- Hochberg, Marc C.; Silman, Alan J.; Smolen, Josef S.; Weinblatt, Michael E.; Weisman, Michael H. (2014). Rheumatology E-Book. Elsevier Health Sciences. p. 885. ISBN 978-0702063039. Archived from the original on 2017-09-10.
- Brackenridge, R. D. C.; Croxson, Richard S.; Mackenzie, Ross (2016). Medical Selection of Life Risks 5th Edition Swiss Re branded. Springer. p. 912. ISBN 978-1349566327. Archived from the original on 2017-09-10.
- Root, Richard K.; Waldvogel, Francis; Corey, Lawrence; Stamm, Walter E. (1999). Clinical Infectious Diseases: A Practical Approach. Oxford University Press. p. 577. ISBN 978-0-19-508103-9.
- Burnett, M.W.; J.W. Bass; B.A. Cook (1998-02-01). "Etiology of osteomyelitis complicating sickle cell disease". Pediatrics. 101 (2): 296–97. doi:10.1542/peds.101.2.296. PMID 9445507.
- Kumar, Vinay; Abbas, Abul K.; Fausto, Nelson; & Mitchell, Richard N. (2007). Robbins Basic Pathology (8th ed.). Saunders Elsevier. pp. 810–11 ISBN 978-1-4160-2973-1
- Haggerty, Maureen (2002). "Streptococcal Infections". Gale Encyclopedia of Medicine. The Gale Group. Archived from the original on 2008-03-25. Retrieved 2008-03-14.
- Carek, P.J.; L.M. Dickerson; J.L. Sack (2001-06-15). "Diagnosis and management of osteomyelitis". Am Fam Physician. 63 (12): 2413–20. PMID 11430456.
- Weinstein, Lenny; Knowlton, Christin A.; Smith, Miriam A. (2007-12-16). "Cervical osteomyelitis caused by Burkholderia cepacia after rhinoplasty". J Infect Developing Countries. 2 (1): 76–77. ISSN 1972-2680. Archived from the original on January 7, 2009.
- Luqmani, Raashid; Robb, James; Daniel, Porter; Benjamin, Joseph (2013). Orthopaedics, Trauma and Rheumatology (second ed.). Mosby. p. 96. ISBN 978-0723436805.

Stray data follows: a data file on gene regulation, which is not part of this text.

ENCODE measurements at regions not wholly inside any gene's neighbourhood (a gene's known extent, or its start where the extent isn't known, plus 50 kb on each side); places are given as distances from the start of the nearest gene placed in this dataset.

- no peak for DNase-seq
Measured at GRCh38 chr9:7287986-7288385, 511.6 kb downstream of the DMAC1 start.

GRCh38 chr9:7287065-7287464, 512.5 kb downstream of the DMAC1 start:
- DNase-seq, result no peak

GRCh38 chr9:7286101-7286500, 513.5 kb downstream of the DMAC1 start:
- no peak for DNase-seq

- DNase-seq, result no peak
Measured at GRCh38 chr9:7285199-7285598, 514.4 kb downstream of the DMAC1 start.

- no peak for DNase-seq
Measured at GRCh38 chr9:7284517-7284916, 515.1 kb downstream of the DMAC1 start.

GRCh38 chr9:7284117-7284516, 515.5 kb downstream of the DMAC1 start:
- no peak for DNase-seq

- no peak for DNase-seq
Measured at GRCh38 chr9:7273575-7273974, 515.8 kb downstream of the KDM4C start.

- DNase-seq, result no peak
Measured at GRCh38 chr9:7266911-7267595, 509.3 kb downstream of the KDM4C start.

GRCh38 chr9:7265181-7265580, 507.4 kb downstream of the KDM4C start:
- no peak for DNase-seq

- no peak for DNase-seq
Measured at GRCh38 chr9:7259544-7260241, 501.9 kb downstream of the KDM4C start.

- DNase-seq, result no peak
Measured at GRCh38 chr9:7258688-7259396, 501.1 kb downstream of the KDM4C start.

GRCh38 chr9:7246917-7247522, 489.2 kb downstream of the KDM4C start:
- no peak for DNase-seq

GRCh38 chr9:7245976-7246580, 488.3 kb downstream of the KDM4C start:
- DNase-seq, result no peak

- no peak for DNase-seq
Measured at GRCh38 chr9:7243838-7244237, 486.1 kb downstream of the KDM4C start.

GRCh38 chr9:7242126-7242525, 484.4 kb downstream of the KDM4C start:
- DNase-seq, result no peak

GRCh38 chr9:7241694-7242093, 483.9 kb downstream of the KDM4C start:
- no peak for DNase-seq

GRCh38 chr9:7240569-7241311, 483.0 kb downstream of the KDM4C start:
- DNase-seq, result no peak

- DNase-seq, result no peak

- Ellington. "Microbial Pathogenesis" (1999).[page needed]
- Ellington Journal of Bone and Joint Surgery (2003).[page needed]
- Ellington. Journal of Orthopedic Research (2006).[page needed]
- King MD, Randall W, Johnson D (2006-07-13). "Osteomyelitis". eMedicine. WebMD. Archived from the original on 2007-11-09. Retrieved 2007-11-11.
- Howe, B. M.; Wenger, D. E.; Mandrekar, J; Collins, M. S. (2013). "T1-weighted MRI imaging features of pathologically proven non-pedal osteomyelitis". Academic Radiology. 20 (1): 108–14. doi:10.1016/j.acra.2012.07.015. PMID 22981480.
- Delgado, J; Bedoya, M. A.; Green, A. M.; Jaramillo, D; Ho-Fung, V (2015). "Utility of unenhanced fat-suppressed T1-weighted MRI in children with sickle cell disease – can it differentiate bone infarcts from acute osteomyelitis?". Pediatric Radiology. 45 (13): 1981–87. doi:10.1007/s00247-015-3423-8. PMID 26209118.
- Termaat, M. F.; Raijmakers, P. G.; Scholten, H. J.; Bakker, F. C.; Patka, P; Haarman, H. J. (2005). "The accuracy of diagnostic imaging for the assessment of chronic osteomyelitis: A systematic review and meta-analysis". The Journal of Bone and Joint Surgery. American Volume. 87 (11): 2464–71. doi:10.2106/JBJS.D.02691. PMID 16264122.
- Zuluaga AF; Galvis W; Saldarriaga JG; Agudelo M; Salazar BE; Vesga O (2006-01-09). "Etiologic diagnosis of chronic osteomyelitis: A prospective study". Archives of Internal Medicine. 166 (1): 95–100. doi:10.1001/archinte.166.1.95. ISSN 0003-9926. PMID 16401816.
- Zuluaga, Andrés F; Galvis, Wilson; Jaimes, Fabián; Vesga, Omar (2002-05-16). "Lack of microbiological concordance between bone and non-bone specimens in chronic osteomyelitis: An observational study". BMC Infectious Diseases. 2 (1): 8. doi:10.1186/1471-2334-2-8. PMC 115844. PMID 12015818.
- Senneville E, Morant H, Descamps D, et al. (2009). "Needle puncture and transcutaneous bone biopsy cultures are inconsistent in patients with diabetes and suspected osteomyelitis of the foot". Clinical Infectious Diseases. 48 (7): 888–93. doi:10.1086/597263. PMID 19228109.
- Keren, Ron; Shah, Samir S.; Srivastava, Rajendu; Rangel, Shawn; Bendel-Stenzel, Michael; Harik, Nada; Hartley, John; Lopez, Michelle; Seguias, Luis (2015-02-01). "Comparative Effectiveness of Intravenous vs Oral Antibiotics for Postdischarge Treatment of Acute Osteomyelitis in Children". JAMA Pediatrics. 169 (2): 120–28. doi:10.1001/jamapediatrics.2014.2822. ISSN 2168-6203. PMID 25506733.